With the stroke of a pen, the Missoula post office on Kent Avenue will be forever named after the nation’s first female member of Congress, that being the Garden City’s own Jeannette Rankin.
President Donald Trump signed into a law bill introduced by Montana’s congressional delegation last week. Given the ongoings in Washington, D.C., news of the measure wasn’t released until Thursday.
“Jeannette Rankin was a trailblazer for women’s rights in America,” said Rep. Greg Gianforte in a statement. “Naming a Missoula post office after Jeannette Rankin will serve as a reminder of her legacy and leadership.”
Gianforte introduced the legislation last March in recognition of Women’s History Month. Similar legislation was introduced in the Senate by Sens. Jon Tester and Steve Daines.
“Jeannette Rankin is a true source of inspiration to young women in Montana and across the country,” Daines said. “I thank President Trump for signing our bipartisan bill into law so her legacy can be remembered for generations to come.”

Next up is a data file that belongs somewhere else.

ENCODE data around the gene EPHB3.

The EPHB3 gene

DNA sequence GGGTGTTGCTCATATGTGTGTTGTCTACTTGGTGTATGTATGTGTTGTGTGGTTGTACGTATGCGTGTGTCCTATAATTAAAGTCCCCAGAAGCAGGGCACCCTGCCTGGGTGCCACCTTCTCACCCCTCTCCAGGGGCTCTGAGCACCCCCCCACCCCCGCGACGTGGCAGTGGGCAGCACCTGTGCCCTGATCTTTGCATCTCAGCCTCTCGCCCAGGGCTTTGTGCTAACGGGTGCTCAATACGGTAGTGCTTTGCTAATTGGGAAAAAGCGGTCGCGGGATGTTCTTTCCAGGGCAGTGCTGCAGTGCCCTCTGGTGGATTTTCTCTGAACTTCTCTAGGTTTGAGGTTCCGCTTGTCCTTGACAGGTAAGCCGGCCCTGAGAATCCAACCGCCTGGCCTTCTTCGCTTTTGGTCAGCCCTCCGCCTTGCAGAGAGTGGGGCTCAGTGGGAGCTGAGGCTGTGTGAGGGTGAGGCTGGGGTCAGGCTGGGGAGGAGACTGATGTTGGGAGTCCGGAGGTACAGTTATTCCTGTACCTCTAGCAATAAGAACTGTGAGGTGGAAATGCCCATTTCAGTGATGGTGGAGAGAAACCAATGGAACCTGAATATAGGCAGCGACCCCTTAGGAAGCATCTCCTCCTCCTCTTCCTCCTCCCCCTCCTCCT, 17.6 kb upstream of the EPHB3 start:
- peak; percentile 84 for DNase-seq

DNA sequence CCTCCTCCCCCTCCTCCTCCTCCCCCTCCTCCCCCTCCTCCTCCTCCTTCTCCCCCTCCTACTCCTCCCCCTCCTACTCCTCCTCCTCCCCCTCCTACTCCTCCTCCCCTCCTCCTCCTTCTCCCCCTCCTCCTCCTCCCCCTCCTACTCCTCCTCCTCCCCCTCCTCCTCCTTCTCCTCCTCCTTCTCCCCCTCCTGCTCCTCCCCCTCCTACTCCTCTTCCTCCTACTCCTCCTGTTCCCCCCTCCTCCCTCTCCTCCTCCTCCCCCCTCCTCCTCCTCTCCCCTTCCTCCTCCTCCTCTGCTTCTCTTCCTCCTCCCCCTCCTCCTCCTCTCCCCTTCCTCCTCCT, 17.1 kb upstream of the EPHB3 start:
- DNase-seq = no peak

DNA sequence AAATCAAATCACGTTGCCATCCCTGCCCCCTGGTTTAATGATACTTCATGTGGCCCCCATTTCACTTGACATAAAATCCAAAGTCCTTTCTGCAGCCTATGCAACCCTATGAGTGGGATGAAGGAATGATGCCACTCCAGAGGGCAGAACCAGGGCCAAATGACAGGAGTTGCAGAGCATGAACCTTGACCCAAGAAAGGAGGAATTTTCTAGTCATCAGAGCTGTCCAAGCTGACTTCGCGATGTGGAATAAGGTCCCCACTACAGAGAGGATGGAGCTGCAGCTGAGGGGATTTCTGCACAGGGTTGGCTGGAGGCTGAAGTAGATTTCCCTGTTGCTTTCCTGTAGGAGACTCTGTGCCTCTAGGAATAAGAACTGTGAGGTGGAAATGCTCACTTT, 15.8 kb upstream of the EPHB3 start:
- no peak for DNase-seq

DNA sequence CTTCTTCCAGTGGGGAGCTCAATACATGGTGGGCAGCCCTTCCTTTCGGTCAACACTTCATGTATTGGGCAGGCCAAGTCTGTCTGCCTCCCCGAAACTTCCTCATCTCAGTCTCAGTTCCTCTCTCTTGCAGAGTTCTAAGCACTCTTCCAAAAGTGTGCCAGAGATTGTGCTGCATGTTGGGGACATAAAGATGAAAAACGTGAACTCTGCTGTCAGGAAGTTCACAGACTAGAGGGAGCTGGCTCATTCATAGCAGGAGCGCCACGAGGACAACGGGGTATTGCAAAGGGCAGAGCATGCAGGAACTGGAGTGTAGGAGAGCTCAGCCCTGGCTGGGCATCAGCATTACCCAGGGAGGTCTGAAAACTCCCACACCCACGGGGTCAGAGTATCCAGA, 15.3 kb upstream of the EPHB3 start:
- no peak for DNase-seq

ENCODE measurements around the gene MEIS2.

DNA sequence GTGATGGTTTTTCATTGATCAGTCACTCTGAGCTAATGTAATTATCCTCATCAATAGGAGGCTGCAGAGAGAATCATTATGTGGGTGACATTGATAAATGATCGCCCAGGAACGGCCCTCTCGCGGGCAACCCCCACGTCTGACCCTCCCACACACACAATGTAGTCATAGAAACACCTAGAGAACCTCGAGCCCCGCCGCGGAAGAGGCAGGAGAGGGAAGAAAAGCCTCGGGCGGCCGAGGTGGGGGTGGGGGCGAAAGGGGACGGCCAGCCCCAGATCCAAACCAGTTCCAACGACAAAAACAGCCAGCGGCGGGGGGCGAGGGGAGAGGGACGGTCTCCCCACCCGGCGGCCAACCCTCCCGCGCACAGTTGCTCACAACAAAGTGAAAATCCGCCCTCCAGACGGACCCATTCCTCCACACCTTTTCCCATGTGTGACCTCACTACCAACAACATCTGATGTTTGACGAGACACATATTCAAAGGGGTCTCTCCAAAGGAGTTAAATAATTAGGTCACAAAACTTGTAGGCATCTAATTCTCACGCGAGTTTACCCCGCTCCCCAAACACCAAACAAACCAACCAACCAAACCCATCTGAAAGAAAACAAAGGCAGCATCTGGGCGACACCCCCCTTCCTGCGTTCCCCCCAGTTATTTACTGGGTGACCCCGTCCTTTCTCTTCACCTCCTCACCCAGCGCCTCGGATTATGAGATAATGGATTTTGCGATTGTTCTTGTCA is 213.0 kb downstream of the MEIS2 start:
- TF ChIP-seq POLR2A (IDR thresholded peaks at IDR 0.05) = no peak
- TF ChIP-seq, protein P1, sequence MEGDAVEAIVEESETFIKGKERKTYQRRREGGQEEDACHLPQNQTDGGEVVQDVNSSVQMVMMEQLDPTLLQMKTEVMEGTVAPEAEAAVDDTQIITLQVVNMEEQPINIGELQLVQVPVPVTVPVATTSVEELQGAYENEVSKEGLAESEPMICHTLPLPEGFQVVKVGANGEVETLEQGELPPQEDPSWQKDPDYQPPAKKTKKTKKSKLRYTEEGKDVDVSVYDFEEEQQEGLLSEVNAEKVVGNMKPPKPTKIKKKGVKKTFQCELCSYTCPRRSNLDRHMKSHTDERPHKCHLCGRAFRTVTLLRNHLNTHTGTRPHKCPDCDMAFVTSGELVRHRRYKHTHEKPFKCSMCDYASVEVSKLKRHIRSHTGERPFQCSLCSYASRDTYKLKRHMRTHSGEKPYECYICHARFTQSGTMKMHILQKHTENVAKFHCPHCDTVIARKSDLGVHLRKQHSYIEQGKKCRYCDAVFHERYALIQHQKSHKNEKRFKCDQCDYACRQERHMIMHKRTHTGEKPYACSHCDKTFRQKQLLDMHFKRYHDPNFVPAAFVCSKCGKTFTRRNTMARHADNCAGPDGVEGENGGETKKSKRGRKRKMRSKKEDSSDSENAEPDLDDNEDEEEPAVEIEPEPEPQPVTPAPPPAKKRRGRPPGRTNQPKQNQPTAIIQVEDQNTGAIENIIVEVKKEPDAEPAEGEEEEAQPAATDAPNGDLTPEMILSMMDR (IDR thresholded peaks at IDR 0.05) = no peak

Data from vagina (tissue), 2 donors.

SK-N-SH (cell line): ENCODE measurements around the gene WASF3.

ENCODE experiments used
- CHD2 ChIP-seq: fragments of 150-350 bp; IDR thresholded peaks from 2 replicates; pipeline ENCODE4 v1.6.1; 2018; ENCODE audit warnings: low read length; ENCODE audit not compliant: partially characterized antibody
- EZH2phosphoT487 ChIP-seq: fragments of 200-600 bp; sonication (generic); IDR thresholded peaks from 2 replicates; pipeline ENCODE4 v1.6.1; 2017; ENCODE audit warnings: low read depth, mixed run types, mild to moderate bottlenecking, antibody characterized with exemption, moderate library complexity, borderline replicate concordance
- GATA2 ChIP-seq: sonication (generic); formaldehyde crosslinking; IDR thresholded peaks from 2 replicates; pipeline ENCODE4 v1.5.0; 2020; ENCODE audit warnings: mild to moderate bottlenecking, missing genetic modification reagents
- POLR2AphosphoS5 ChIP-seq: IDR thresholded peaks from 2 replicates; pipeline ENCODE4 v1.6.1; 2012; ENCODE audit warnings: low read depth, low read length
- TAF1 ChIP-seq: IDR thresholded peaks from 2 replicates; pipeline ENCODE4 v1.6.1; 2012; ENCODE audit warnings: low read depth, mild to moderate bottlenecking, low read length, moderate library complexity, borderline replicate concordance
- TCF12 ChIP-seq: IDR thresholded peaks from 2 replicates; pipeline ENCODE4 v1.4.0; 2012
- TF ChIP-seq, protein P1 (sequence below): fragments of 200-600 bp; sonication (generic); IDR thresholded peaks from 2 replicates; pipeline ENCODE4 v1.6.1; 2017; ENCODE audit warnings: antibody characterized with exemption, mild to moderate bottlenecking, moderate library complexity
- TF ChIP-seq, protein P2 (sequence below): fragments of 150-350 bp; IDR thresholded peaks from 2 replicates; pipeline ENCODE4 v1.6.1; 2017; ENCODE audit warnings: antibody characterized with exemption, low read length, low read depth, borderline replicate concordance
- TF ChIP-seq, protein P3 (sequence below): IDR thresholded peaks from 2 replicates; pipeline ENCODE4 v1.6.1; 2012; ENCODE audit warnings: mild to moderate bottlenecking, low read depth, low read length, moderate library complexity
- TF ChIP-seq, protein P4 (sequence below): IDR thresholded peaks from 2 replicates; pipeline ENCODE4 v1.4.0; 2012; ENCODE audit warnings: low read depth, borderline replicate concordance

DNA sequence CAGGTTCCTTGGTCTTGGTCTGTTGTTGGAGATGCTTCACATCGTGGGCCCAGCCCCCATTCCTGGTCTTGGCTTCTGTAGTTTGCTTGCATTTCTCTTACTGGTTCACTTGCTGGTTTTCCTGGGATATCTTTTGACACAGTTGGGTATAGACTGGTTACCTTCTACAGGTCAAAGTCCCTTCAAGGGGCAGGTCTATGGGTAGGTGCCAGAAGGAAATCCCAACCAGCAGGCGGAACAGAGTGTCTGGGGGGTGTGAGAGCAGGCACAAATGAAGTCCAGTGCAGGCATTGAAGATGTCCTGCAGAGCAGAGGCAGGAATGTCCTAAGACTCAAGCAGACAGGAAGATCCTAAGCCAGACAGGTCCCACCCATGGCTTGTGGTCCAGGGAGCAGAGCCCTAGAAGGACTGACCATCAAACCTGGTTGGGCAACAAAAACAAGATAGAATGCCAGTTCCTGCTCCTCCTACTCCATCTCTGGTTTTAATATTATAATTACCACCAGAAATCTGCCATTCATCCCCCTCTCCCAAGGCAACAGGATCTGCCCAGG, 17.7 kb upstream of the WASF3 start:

Rankin grew up on a family ranch outside Missoula and earned a biology degree from the University of Montana in 1902. She helped women secure the right to vote in Montana in 1914, and became the first woman elected to Congress in 1917.
She served two terms in Congress, the later coming in 1941.
A lifelong pacifist, Rankin was one of 50 House members to vote against a declaration of war against Germany in 1917, and the only member of Congress to vote against the declaration of war against Japan in 1941.
“Jeanette Rankin left a larger-than-life legacy, one that all Montanans should be proud of,” Tester said. “Today we’re enshrining into law a permanent reminder of her steadfast commitment to peace, her trailblazing path, and her dedication to what she believed in.”
Rankin died in 1973 at the age of 92.
Earlier this year, Betsy Mulligan-Dague, executive director of the Jeannette Rankin Peace Center in downtown Missoula, billed the legislation as great news.
“We’re all for spreading the legacy of Jeannette Rankin and her work to promote peace and social justice,” she said. “We consider her ‘the First Daughter of Missoula,’ and Missoula should be proud of the history and her legacy.”